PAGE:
French Decorative Bookbinding - Sixteenth Century

Atelier I B - Binding Example 1 - AEa 1 ananas entrelacés roulette signed "I B"

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Binding shown at close to actual size

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The binding shown above is found in the online digital collection of BIBLIOTHEQUE SAINTE-GENEVIEVE (12th -18th CENTURIES).This database is devoted to the description and the reproduction of blind-tooled bookbindings in the collections of the Bibliothèque Sainte-Geneviève. I have chosen this binding as the first from the Atelier "I B" for a number of reasons, although it may not be the actual first example of a binding with a signed I B AEa 1 ananas entrelaces roulette from this workshop. The multiple filets that create an outer frame on the boards may however be a sign of an early binding. This kind frame was being used well before the common use of rolls, roulettes, (see the first example from the atelier of Louis XII). We note also in the data given by the BSG, that this particular binding was owned by Nicolas Maillard, this is not the only example from this bindery that was owned by Maillard who also edited a number of books printed in the early part of the 16th century. Within this binding is found a 1498 Aldus publication (Greek Psalter) , and although this binding could have been made anytime after that date, it was probably not made in the 15th century. Columbus may have brought pineapples back to Spain in 1493 however we do not find representations of them in anywhere except for this roll. If you had never seen the plant or even if you had this roll would still appear a rather mysterious representation, however there can be no doubt that it represents pineapples in various stages of preparation.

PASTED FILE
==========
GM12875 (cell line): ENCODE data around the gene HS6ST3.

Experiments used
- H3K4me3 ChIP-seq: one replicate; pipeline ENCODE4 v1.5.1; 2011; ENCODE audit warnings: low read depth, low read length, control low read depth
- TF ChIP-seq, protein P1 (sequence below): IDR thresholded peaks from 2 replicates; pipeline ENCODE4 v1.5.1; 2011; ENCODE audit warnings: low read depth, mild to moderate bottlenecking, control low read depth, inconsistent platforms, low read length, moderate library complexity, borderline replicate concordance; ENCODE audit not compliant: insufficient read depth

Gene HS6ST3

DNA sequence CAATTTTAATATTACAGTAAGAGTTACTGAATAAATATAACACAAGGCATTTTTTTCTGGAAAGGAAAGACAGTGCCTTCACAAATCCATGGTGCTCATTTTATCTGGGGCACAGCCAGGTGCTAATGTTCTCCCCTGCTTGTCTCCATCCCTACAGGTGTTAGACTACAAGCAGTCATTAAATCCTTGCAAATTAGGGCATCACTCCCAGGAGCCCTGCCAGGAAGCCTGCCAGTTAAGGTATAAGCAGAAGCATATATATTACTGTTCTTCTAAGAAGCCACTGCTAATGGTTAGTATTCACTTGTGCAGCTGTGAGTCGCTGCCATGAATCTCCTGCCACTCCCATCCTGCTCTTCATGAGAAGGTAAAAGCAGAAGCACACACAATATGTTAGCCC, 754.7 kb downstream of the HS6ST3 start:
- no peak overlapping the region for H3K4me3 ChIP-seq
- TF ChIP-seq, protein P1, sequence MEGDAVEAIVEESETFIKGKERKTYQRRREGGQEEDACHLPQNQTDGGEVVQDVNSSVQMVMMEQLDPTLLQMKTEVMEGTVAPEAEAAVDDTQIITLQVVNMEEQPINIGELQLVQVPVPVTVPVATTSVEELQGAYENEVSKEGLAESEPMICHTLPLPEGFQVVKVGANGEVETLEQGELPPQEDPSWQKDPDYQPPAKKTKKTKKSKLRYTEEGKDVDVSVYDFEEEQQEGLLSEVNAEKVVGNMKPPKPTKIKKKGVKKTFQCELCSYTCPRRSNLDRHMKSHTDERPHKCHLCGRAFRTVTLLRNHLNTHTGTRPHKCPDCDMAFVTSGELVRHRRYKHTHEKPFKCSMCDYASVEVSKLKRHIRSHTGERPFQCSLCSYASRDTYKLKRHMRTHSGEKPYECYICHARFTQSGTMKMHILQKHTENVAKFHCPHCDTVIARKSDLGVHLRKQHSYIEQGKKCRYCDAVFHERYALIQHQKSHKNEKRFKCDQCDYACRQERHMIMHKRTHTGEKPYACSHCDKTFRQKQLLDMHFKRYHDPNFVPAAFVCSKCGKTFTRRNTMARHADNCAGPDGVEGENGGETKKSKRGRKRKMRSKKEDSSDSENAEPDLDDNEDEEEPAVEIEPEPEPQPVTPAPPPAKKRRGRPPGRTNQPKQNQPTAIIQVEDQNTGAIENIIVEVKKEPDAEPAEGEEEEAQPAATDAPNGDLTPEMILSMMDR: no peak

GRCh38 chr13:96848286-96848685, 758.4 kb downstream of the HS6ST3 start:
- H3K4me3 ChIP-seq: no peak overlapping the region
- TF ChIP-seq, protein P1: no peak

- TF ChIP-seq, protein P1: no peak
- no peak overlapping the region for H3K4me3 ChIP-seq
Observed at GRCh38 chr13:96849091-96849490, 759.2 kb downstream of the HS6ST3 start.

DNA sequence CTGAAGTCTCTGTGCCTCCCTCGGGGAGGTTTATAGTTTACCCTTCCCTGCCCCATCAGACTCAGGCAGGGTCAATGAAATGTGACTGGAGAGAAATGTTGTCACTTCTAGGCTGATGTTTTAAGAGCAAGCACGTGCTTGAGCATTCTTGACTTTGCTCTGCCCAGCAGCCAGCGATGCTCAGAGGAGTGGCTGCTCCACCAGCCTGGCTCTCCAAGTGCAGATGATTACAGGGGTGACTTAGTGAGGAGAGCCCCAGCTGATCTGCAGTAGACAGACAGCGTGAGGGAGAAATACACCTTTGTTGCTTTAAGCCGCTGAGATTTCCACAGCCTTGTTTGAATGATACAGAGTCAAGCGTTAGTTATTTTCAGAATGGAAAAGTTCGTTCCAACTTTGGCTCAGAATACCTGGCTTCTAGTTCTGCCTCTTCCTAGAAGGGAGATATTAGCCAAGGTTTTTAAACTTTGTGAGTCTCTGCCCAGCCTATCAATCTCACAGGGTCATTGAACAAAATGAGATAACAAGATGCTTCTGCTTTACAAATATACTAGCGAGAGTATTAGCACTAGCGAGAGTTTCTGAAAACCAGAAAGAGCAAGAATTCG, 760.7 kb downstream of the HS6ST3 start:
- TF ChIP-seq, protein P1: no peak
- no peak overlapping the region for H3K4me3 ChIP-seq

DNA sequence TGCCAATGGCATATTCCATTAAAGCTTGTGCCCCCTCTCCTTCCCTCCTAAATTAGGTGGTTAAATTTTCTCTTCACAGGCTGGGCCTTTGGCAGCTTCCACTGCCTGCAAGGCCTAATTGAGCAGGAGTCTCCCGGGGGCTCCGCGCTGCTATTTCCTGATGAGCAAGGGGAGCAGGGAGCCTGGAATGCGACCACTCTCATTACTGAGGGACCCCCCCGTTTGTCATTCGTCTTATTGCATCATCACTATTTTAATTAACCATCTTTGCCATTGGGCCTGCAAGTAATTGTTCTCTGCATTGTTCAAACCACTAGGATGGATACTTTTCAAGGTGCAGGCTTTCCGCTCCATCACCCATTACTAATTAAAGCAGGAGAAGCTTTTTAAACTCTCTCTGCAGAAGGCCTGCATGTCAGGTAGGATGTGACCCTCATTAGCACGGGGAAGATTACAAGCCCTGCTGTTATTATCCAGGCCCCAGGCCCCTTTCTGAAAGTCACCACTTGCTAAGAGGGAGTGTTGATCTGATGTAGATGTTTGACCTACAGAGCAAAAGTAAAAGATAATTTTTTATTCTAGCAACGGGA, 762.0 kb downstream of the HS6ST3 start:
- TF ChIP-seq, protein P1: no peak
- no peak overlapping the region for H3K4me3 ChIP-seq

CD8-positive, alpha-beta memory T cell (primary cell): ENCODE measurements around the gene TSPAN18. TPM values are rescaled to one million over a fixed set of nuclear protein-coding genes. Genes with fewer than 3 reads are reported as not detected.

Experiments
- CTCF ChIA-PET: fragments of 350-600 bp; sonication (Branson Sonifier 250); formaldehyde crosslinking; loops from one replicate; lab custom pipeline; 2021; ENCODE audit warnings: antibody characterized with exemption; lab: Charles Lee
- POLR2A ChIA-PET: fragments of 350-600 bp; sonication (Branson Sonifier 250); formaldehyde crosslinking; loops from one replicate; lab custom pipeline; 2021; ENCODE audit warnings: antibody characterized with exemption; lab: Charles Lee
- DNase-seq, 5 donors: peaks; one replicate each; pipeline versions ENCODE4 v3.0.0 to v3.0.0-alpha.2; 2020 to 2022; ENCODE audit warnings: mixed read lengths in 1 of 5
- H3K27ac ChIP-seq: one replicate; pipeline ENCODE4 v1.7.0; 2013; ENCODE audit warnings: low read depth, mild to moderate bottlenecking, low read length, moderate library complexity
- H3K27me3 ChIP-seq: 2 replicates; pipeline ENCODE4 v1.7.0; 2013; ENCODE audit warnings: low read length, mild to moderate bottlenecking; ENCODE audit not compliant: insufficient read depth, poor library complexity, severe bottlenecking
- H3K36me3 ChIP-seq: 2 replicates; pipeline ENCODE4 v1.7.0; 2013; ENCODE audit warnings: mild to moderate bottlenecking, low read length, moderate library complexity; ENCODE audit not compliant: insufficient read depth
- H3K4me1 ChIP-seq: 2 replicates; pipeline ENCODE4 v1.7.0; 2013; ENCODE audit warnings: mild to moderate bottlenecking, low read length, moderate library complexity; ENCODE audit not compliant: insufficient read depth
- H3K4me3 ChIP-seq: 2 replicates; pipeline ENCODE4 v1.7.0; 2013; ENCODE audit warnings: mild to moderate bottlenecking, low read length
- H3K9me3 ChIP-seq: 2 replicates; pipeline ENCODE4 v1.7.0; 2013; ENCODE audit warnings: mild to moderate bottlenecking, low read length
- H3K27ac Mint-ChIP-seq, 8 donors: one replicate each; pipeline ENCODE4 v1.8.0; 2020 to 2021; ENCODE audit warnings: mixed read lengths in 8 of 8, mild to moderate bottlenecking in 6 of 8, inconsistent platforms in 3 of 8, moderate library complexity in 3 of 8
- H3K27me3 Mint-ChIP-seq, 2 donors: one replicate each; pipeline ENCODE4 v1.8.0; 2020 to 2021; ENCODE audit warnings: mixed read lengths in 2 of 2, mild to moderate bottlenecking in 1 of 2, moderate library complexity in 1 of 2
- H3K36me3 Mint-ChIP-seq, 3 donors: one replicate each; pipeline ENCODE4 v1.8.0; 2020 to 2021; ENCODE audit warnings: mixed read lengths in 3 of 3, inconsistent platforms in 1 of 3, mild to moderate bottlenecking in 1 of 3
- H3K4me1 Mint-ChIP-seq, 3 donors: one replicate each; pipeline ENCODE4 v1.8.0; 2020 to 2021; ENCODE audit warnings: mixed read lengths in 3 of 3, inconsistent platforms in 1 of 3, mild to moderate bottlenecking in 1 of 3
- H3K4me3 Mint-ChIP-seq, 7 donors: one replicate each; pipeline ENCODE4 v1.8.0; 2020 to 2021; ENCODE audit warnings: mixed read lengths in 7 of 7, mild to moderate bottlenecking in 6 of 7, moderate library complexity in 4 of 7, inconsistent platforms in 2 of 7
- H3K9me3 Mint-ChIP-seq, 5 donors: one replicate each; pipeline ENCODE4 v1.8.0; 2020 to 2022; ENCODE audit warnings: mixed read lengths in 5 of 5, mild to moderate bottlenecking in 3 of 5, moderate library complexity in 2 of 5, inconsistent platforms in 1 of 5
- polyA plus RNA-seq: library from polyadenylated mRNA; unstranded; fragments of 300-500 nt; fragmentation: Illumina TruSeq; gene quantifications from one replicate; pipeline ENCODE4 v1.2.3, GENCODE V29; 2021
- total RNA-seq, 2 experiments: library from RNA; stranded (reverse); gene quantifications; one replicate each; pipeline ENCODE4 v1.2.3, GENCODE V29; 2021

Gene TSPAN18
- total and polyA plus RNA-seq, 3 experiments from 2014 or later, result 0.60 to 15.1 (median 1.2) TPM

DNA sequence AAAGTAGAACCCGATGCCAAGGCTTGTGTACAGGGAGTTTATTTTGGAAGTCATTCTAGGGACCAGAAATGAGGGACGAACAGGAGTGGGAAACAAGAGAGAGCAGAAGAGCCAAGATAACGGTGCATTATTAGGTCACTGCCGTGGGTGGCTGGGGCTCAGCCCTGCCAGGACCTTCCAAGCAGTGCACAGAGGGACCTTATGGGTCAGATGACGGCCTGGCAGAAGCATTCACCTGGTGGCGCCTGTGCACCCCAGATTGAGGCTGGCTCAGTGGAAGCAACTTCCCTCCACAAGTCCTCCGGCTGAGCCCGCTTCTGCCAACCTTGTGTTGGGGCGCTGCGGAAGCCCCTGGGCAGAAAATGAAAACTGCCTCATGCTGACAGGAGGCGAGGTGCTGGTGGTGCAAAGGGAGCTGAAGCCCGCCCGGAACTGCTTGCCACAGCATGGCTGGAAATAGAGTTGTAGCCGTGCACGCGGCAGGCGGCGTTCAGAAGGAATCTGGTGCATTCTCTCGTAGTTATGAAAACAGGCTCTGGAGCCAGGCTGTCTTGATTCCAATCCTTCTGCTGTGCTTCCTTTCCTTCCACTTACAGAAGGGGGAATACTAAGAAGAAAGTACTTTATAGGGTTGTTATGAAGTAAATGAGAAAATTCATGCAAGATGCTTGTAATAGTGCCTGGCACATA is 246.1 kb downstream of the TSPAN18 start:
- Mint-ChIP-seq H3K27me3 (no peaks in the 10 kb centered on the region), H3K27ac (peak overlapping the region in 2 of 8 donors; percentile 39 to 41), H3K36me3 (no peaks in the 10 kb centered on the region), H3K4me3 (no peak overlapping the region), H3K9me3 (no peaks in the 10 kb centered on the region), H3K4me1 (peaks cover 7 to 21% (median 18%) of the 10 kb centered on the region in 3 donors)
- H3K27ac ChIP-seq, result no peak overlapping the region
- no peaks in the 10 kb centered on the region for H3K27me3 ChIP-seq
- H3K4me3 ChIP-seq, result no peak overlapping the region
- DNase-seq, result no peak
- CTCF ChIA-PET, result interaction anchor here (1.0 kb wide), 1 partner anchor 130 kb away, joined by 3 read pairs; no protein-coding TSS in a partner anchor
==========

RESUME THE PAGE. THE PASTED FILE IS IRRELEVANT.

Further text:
Let us digress for a minute..."The first encounter between a European and a pineapple occurred in November, 1493, when Christopher Columbus, on his second voyage to the Caribbean region, lowered anchor in a cove off the lush, volcanic island of Guadaloupe and went ashore to inspect a deserted Carib village." Columbus did not get back to Spain from this second voyage until July 1496, and I bet he was not carrying pineapples that he found in Guadaloupe over two years previously. I suspect that it was not Columbus who introduced the pineapple to Europe, and that he did not present any to the Spanish Courts. Where and when did they reach Europe? (See this page for more information.)

click on this link to see the next page: Atelier I B example 2

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